I'm reading this peer-review article which I'm certainly going to use as a source for my paper. The article is written by Robert E. Denton.

Now, in this Denton article, Denton quotes an excerpt from another author, Murray Edelman. This excerpt is intriguing, and I would like to add it to my paper as an additional source. Denton provides text information of Edelman's work on his references page.

My questions are these: do scholars ever do this? and by "this" I mean do research, and in there research(in the peer reviewed article he or she is reading) find an excerpt or quote of another work and include that excerpt or quote in their work without reading the entire article or book which that excerpt from?

Is there a specific term for this type of citation? I have a feeling that there isn't.

Is it an unspoken practice?

Now, I would be using a similar interpretation to Edelman's excerpt that Denton's uses because there are only so many interpretations of four lines of text, but i would be relating it to very a different social phenomenon(these are socio-political works), so I can't exactly say that this is plagiarism.

Would it be okay to quote Denton's assertion, and then quote the Edelman excerpt which he uses to support his assertion, and thereore use both quotes successively to support my own argument?

1 Answer 1


It's a bad idea. Go find the original source. There are stories of misquoted data from citations being propagated through the literature because one early paper didn't go all the way back to the original source.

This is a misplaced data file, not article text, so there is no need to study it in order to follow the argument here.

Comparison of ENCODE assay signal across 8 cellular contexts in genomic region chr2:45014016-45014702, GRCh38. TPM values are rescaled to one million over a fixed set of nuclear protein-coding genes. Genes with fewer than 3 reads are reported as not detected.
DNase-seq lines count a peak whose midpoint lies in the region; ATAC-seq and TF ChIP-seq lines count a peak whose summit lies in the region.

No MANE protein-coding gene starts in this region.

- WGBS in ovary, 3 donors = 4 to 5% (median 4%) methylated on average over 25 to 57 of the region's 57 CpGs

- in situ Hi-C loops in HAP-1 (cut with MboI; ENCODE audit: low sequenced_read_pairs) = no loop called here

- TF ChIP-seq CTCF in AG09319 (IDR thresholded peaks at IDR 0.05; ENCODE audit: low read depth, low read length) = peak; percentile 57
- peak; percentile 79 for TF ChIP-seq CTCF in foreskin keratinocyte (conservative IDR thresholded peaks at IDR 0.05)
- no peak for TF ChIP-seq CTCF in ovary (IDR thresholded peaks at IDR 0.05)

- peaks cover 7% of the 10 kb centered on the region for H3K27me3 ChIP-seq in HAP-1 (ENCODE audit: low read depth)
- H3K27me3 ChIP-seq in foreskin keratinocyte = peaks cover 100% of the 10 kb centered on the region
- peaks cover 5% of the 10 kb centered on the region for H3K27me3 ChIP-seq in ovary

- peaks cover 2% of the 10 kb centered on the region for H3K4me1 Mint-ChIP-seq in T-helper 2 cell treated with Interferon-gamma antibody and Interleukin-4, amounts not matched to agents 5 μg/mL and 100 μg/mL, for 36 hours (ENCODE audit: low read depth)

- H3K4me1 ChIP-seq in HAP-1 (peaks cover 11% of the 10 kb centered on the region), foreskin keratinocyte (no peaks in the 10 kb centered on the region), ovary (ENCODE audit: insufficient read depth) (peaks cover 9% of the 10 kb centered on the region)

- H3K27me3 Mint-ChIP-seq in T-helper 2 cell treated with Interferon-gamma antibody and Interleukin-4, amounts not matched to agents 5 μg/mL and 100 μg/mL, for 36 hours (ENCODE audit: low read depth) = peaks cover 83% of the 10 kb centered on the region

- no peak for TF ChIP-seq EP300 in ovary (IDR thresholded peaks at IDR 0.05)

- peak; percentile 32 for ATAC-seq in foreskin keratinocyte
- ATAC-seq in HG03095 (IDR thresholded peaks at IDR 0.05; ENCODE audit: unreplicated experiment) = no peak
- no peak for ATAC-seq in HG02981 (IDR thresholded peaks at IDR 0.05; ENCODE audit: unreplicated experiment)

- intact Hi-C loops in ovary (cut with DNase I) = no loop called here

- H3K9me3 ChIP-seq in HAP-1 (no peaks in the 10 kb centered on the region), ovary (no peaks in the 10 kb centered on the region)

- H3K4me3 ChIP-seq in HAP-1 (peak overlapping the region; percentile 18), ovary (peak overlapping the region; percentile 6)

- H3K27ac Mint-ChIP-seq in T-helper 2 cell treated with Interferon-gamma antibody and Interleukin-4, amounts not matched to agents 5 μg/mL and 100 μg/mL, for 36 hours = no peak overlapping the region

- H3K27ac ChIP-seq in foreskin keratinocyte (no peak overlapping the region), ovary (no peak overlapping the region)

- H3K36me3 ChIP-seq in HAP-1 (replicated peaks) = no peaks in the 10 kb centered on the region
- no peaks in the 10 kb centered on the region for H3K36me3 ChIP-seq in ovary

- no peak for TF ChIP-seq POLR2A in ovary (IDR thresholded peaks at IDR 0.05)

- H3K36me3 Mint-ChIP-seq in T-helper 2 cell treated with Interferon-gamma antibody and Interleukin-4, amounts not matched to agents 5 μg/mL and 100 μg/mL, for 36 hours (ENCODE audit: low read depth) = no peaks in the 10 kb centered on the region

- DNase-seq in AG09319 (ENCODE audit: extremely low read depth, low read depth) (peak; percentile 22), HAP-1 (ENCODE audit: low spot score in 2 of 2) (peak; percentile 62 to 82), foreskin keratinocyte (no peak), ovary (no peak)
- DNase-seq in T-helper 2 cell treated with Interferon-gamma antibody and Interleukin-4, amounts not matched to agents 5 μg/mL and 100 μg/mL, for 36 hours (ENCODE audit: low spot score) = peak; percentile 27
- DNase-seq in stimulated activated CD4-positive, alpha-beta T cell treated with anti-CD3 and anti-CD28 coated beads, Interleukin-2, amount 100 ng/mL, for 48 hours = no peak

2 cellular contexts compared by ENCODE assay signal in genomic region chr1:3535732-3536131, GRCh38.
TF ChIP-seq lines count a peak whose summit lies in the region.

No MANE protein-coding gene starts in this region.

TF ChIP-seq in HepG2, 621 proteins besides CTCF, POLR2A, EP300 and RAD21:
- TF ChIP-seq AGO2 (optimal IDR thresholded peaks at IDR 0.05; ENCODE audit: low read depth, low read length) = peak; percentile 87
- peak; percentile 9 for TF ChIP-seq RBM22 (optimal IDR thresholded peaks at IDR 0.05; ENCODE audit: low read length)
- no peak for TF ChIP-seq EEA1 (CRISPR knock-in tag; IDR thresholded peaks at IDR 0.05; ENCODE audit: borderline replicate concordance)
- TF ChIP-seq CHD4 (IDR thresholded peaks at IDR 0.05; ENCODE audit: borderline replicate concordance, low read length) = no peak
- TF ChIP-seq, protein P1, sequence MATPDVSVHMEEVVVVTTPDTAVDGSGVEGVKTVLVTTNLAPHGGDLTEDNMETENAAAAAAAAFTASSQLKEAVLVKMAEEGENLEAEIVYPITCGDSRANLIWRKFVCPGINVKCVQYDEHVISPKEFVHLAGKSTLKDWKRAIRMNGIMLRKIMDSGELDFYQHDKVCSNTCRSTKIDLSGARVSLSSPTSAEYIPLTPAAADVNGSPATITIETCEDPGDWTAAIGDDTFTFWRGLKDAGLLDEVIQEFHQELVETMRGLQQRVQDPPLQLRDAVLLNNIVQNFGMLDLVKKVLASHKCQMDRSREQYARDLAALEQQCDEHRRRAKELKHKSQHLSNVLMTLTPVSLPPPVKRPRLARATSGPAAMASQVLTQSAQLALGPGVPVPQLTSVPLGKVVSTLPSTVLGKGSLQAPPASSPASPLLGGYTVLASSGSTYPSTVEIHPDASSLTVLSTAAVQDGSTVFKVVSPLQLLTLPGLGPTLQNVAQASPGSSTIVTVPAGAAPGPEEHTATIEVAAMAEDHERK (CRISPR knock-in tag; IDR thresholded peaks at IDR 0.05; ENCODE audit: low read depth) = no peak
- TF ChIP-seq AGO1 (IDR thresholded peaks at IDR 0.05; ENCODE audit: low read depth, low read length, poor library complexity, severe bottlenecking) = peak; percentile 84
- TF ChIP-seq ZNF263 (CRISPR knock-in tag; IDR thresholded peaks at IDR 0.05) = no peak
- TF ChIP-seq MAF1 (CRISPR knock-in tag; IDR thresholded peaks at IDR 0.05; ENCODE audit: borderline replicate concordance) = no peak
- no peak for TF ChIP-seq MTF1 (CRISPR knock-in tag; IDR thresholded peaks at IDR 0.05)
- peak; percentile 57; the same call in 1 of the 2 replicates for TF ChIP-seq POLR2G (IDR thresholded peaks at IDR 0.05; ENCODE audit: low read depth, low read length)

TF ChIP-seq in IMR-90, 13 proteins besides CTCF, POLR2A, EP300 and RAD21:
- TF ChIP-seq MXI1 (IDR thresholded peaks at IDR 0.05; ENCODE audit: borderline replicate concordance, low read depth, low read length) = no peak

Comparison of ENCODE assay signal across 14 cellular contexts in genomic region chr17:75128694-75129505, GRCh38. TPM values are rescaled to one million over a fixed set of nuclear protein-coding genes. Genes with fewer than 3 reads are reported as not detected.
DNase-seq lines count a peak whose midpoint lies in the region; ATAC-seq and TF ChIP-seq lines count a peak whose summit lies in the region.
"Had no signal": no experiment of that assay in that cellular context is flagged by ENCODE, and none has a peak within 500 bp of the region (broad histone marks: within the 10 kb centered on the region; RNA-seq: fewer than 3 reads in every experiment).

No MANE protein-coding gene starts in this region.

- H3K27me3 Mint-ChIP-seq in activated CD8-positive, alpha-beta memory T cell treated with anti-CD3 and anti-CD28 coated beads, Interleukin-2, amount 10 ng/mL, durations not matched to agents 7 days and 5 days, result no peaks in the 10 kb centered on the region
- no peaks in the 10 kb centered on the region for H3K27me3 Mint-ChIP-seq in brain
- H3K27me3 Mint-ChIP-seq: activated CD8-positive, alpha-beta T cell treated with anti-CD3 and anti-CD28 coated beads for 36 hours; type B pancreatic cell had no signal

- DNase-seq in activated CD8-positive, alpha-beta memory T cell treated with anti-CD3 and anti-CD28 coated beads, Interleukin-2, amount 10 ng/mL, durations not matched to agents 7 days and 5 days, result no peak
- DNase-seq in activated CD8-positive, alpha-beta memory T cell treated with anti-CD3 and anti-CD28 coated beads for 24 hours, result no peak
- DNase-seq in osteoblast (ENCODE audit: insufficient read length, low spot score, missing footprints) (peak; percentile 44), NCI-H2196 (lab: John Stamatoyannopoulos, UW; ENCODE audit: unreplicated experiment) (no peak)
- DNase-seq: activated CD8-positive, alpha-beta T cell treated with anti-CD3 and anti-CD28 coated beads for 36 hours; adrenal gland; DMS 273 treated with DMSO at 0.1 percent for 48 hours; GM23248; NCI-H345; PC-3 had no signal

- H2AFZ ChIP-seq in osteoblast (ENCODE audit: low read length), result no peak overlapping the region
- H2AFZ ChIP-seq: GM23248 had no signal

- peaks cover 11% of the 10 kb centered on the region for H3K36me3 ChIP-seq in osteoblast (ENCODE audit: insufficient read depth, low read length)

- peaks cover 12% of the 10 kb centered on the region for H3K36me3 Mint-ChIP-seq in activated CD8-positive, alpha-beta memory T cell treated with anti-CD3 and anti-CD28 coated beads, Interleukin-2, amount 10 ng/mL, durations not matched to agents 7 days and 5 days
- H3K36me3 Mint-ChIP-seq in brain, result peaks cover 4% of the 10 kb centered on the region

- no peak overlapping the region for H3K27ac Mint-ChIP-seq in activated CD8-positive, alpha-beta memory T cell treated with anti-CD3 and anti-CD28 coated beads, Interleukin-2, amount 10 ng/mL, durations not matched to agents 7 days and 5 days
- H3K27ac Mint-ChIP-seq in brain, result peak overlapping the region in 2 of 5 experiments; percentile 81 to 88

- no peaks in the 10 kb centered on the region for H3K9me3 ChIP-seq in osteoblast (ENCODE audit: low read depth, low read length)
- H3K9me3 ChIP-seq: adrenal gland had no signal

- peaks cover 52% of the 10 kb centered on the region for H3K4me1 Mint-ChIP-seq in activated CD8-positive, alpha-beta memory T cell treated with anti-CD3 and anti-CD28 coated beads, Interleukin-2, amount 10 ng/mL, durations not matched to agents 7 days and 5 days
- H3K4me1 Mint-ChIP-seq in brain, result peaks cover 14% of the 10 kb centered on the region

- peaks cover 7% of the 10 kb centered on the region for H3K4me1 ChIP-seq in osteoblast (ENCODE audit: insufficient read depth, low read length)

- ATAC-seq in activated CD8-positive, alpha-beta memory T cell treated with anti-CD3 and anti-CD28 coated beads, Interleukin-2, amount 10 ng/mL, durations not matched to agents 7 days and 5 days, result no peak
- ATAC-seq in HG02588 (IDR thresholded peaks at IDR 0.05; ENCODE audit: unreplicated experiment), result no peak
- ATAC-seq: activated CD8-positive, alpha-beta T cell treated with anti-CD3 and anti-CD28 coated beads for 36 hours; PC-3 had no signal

If E quotes D correctly, you're free to draw on both their arguments with proper citation to both.

  • I would understand to find the original source for papers that contain a lot of data, but would you extend this suggestion to papers in the humanities or liberal arts? Where there is less data and more philosophizing? Commented Apr 14, 2016 at 23:29
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    @DannyRodriguez there's no difference because without going to the original source you might miss context. Perhaps Edelman was too select in what he quoted, etc.
    – mkennedy
    Commented Apr 14, 2016 at 23:54
  • @DannyRodriguez, the story I'm thinking of involved a recent Science or Nature article explaining how one number had been misquoted through a sequence of dozens or hundreds of articles of the years and ended up with some bad results throughout. Also, as mkennedy notes, it's entirely possible for E to quote D badly or uncharitably out of context so that if you didn't double check you could be caught way out on a tiny limb.
    – Bill Barth
    Commented Apr 15, 2016 at 0:00
  • Thanks guys! This was really helpful. I suppose there are no shortcuts in academia. Other wise it would lose some of its prestige. Commented Apr 15, 2016 at 0:33

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